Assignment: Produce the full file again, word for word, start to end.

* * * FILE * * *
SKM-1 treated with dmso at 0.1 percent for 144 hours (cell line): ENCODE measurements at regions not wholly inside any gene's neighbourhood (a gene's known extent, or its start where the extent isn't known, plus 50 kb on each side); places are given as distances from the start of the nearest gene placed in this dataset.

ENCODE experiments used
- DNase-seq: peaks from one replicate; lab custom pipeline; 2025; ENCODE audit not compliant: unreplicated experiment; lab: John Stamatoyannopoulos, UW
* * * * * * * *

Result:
SKM-1 treated with dmso at 0.1 percent for 144 hours (cell line): ENCODE measurements at regions not wholly inside any gene's neighbourhood (a gene's known extent, or its start where the extent isn't known, plus 50 kb on each side); places are given as distances from the start of the nearest gene placed in this dataset.

ENCODE experiments used
- DNase-seq: peaks from one replicate; lab custom pipeline; 2025; ENCODE audit not compliant: unreplicated experiment; lab: John Stamatoyannopoulos, UW